One final note: in general individual tracks are not discussed in part to avoid giving this article an even more unwieldy word count, but better still, because The Amazing Pudding will be examining the Top 100 Progressive Rock songs every other month throughout 2016.

When it comes to the absurdly resourceful bench of prog rock bands, King Crimson was probably the most versatile of them all. Certainly they were the most adventurous, with ceaselessly shifting line-ups inspiring entirely new sounds. One could play a song from their first, third, and fifth albums and the average listener would have no clue it was the same band. And that, in some regards, is the premise and essence of progressive rock. Guitarist/resident visionary Robert Fripp is, as always, guiding the ship into ever-weirder waters, but its the introduction of (former Yes) drummer Bill Bruford and the one-two punch of David Cross (violin) and Jamie Muir (percussion) that make this one of the most distinctive offerings in the Crimson catalog.

Swapping out the fully competent Tony Kaye for keyboard virtuoso Rick Wakeman put Yes on an completely new level; by the time they recorded Fragile the group had a veritable genius on each instrument. More indulgent than The Yes Album, as each member gets their own solo showcase (with mixed results), the high points on this one are among the best things Yes ever did. While Roundabout functions as a seminal prog-rock touchstone, its the other extended tracks that make Fragile far greater than the sum of its parts. South Side of the Sky provides ample evidence for why the Wakeman upgrade was obligatory, and Heart of the Sunrise remains the most purely distilled product of this bands considerable powers.

The Wall might be prog rocks White Album in the sense that different fans would disagree which songs are sublime and which are second-tier. Most folks would concur that, while exceptional overall, this sprawling and extravagant (see: Waters, Roger) opus is a notch or three below the holy trinity of masterpieces that preceded it. Still, its difficult to deny that some of the Floyds finest work is represented (In the Flesh?, The Thin Ice, Hey You, Comfortably Numb), even if Waters had long since set his ego for the heart of the fat old sun. One of Pink Floyds and prog rocks last gasps, The Wall endures as the kind of album the best bands made when the best bands made these type of albums.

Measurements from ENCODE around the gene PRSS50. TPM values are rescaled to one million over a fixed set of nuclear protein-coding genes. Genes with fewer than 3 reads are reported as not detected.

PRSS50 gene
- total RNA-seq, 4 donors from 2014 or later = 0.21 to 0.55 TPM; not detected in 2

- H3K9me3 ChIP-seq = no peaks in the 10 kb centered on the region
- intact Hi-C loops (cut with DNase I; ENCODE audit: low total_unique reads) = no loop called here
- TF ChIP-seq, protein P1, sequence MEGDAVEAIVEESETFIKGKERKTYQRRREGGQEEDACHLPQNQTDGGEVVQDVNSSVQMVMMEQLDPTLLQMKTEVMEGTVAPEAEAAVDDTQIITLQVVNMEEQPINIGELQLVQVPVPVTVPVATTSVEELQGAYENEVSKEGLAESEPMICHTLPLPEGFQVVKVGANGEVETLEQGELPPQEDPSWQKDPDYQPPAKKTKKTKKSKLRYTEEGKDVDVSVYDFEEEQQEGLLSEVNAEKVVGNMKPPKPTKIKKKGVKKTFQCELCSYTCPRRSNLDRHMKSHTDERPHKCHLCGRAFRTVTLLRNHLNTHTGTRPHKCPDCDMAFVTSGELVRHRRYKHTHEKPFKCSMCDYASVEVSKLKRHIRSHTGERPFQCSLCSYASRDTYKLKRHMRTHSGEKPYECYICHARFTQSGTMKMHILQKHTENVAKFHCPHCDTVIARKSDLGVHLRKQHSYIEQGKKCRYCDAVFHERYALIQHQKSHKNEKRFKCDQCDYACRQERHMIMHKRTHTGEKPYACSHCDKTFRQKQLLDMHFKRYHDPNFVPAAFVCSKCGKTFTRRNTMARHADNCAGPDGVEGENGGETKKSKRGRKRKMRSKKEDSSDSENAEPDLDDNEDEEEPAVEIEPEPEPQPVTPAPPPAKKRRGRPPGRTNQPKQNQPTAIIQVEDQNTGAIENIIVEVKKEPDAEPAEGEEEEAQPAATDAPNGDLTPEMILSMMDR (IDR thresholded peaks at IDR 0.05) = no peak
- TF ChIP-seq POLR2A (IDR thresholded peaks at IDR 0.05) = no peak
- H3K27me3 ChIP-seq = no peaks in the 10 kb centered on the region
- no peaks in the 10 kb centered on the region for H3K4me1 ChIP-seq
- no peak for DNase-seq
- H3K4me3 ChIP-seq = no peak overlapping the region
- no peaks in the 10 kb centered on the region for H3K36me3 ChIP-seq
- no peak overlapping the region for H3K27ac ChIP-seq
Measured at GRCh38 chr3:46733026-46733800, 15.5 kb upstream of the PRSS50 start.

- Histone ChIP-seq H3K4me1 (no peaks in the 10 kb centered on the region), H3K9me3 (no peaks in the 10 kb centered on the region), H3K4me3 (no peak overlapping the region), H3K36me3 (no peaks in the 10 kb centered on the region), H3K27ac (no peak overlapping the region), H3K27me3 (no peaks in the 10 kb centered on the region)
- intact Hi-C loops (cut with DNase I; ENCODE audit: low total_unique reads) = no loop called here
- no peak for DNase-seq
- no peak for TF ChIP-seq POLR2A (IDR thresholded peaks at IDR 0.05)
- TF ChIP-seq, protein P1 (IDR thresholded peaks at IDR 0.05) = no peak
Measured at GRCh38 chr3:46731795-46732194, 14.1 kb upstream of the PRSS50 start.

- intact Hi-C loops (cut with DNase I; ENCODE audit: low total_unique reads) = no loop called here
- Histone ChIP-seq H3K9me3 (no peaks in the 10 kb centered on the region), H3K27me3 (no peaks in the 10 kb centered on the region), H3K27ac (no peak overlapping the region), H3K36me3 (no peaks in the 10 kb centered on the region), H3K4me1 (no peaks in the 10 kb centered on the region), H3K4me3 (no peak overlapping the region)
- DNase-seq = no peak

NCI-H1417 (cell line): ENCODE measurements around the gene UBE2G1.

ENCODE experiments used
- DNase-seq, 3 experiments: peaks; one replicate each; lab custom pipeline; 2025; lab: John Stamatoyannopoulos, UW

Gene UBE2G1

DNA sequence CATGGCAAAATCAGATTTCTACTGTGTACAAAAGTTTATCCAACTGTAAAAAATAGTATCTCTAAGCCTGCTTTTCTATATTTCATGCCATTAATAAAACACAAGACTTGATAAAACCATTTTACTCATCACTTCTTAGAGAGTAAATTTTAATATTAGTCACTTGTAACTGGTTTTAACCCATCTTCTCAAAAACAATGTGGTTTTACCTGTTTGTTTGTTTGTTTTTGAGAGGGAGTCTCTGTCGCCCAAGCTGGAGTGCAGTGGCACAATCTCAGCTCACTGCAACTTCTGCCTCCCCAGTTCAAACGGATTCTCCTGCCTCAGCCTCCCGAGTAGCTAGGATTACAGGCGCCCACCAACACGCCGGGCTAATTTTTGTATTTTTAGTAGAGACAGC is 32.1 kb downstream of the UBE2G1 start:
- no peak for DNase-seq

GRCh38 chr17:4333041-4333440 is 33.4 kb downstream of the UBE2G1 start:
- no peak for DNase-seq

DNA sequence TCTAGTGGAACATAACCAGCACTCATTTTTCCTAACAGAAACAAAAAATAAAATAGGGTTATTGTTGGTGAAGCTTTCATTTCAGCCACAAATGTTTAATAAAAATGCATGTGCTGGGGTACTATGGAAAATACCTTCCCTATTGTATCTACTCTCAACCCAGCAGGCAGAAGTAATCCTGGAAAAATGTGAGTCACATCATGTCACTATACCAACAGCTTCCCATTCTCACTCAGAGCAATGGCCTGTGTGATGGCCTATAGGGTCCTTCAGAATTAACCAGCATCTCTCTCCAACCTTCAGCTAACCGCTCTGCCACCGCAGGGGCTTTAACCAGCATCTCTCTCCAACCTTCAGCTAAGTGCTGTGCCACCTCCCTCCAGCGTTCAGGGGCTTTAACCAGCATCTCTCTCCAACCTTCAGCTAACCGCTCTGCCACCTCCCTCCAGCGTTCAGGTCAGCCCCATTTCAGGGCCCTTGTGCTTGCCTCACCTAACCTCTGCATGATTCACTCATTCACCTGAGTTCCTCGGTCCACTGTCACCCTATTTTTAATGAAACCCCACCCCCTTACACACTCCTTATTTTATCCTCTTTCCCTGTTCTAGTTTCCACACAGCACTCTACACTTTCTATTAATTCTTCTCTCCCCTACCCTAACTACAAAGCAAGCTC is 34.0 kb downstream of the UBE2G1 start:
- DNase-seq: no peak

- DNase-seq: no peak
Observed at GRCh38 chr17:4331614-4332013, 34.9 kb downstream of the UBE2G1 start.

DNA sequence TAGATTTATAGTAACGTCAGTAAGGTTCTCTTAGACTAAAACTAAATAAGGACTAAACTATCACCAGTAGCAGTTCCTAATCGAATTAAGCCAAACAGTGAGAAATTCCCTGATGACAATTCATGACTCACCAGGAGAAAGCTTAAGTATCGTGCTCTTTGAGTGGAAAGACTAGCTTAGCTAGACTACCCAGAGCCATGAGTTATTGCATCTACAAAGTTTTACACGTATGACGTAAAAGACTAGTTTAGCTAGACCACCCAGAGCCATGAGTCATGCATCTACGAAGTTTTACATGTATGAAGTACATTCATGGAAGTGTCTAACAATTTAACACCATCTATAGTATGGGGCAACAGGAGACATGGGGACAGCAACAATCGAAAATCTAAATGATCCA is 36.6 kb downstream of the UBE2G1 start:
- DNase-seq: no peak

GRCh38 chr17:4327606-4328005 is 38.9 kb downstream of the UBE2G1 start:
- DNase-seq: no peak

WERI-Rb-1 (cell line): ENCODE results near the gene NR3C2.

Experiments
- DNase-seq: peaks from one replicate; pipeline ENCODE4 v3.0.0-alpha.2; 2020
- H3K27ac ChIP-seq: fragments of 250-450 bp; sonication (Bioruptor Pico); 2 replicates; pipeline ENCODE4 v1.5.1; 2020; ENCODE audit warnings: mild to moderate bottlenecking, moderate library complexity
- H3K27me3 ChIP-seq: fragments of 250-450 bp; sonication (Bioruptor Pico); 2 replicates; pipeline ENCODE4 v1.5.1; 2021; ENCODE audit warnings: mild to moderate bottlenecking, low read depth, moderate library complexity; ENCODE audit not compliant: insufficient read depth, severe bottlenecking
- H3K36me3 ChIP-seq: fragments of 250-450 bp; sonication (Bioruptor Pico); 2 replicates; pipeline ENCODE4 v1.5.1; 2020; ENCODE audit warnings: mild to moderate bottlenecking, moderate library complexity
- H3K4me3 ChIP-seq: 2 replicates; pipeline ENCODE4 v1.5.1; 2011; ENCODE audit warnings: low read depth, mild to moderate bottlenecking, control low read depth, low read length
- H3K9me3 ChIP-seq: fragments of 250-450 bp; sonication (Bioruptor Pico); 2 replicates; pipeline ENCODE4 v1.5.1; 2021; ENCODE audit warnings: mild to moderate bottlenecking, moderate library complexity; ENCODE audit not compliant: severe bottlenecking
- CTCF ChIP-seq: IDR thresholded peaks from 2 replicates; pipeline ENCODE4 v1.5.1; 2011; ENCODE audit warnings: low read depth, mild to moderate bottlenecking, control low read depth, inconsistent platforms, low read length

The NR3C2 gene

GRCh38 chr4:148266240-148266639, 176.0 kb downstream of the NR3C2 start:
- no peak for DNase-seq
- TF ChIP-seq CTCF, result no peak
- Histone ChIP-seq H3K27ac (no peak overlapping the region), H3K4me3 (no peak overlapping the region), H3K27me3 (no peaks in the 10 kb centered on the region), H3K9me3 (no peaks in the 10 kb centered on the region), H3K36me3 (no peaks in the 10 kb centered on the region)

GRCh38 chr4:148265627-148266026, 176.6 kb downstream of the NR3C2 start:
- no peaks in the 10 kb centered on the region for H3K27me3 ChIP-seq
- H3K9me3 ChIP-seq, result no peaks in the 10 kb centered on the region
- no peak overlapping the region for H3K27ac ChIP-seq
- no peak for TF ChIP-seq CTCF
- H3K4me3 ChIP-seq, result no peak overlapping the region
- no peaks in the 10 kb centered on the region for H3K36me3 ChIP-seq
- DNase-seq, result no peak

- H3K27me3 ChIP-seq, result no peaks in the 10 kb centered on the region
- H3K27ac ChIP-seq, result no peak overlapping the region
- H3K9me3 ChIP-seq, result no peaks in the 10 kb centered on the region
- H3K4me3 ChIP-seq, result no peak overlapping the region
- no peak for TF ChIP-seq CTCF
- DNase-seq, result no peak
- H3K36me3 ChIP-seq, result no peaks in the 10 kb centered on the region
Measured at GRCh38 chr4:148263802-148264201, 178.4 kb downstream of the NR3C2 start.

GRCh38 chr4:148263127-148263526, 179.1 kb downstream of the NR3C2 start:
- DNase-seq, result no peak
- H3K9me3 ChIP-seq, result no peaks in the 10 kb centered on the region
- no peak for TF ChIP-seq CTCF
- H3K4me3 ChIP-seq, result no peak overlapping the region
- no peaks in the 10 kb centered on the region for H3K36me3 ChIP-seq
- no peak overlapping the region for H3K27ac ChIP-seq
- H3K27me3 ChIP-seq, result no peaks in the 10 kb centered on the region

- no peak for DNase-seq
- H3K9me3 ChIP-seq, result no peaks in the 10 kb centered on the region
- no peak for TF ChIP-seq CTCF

Just over halfway into the decade, when many of the old guard progressive rock bands were out of ideas or on hiatus, Rush delivered one of the genres definitive anthems. If the second side has mostly aged as poorly as the scarves and kimonos the band sports on the back cover, the title track still sounds at once familiar and forward-looking. Where on their previous three outings the trio wrestled uncomfortably, at times, with Led Zeppelin aggression and Pink Floyd-ian precision, everything came together for the masterpiece that served as coming out party and remains a calling card. Interestingly, while plenty of pundits (then, now) find Rush in general and prog rock in particular too pretentious to bear, this particular album has more in common with the much celebrated punk rock ethos that served, along with disco, to serve the progressive movement its last rites.

All these years later, theres no denying this remains high on the list of all-time worst album covers (meaning its also kind of awesome, in its way). If the cover art, like the bands existence, seems to function as an upraised middle finger to critics, the music inside is no joke. Not unlike 2112, the second side is, at times, inconsequential, but Tarkus is a delivery device the side-long title suite. This is where grandiosity meets spectacle, with a storyline as bewildering as it is half-baked. But the music? With ELP its all about the music, and the mood only more so. The martial Sturm und Drang of the opening notes billowing into the scorched earth lamentation of what is supposedly a tale of evolution in reverse expertly balances bedlam with resolution. Art-with-a-capital-A; Epic-with-a-capital-E, Pomposity-with-a-capital-P, etc.